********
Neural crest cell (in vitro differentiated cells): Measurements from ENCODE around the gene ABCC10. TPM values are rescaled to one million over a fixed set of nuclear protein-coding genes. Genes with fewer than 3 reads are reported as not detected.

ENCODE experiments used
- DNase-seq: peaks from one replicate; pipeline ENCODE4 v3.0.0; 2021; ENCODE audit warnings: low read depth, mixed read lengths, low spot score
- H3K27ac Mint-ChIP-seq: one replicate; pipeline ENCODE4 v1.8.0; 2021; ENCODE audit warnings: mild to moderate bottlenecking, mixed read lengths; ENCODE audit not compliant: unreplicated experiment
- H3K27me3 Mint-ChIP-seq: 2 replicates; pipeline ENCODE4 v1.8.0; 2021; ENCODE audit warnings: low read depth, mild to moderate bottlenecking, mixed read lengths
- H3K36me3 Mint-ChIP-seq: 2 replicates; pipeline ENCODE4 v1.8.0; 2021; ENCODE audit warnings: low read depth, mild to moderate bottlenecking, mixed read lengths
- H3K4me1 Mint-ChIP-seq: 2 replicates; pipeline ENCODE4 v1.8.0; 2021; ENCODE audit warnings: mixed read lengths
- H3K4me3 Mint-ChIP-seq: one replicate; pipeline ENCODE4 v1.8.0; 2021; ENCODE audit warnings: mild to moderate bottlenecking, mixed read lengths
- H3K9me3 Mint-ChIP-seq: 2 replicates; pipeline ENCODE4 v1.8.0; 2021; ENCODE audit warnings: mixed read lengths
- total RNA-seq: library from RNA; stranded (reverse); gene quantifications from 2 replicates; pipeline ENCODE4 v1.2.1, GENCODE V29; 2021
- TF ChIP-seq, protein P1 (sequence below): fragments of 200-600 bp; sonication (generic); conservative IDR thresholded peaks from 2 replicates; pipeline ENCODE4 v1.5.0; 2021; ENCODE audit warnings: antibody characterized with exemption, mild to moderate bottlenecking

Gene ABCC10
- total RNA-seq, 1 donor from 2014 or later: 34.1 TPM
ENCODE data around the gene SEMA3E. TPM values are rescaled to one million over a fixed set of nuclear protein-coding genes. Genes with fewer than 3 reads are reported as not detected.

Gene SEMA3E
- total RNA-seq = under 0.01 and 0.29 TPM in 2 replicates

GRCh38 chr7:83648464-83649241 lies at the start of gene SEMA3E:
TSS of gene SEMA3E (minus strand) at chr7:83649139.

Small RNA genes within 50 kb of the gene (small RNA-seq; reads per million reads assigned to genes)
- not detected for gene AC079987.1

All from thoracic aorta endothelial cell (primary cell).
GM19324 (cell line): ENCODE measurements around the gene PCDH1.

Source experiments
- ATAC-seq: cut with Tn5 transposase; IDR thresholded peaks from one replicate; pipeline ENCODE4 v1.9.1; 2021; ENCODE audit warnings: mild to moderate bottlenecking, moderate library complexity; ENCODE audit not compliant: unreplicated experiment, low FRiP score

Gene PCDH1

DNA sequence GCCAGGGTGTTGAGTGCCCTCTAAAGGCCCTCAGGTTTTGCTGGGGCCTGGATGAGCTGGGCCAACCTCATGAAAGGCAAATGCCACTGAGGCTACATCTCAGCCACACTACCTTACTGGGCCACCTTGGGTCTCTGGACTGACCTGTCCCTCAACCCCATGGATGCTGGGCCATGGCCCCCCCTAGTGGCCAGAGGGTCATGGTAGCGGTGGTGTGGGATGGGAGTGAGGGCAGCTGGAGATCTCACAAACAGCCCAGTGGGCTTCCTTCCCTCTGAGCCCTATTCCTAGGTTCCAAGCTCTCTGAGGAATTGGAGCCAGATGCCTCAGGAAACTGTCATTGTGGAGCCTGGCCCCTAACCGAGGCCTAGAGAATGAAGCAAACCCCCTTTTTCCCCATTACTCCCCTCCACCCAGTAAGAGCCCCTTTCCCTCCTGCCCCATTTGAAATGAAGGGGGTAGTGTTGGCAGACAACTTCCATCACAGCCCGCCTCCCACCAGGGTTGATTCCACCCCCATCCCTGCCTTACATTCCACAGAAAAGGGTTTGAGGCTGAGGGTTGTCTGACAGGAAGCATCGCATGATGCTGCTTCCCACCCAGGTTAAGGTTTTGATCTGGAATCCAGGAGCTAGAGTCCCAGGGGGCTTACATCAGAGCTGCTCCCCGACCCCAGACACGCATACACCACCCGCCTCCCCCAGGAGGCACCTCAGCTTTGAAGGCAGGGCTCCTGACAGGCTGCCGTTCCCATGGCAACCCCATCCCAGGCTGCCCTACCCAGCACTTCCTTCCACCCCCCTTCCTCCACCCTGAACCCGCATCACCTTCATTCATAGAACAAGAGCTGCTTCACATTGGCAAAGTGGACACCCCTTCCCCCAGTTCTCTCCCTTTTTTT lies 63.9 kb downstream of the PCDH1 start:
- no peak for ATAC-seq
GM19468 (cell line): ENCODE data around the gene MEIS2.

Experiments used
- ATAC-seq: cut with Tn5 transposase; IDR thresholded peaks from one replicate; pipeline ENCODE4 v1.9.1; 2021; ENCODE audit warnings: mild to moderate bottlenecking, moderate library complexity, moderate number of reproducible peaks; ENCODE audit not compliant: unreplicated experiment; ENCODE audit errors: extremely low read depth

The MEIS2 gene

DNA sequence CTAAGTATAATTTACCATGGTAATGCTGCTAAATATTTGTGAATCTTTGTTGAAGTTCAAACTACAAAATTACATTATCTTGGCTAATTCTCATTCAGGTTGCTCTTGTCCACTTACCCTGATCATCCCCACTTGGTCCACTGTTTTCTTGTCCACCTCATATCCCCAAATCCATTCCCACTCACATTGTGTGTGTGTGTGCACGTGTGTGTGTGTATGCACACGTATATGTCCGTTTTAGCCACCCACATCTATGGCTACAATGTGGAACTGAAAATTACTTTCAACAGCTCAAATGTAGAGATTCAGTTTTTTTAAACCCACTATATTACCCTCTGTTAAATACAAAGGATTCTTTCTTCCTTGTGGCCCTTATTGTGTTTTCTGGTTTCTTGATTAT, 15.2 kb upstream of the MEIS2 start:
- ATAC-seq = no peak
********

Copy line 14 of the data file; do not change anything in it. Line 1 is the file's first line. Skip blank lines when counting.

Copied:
ENCODE data around the gene SEMA3E. TPM values are rescaled to one million over a fixed set of nuclear protein-coding genes. Genes with fewer than 3 reads are reported as not detected.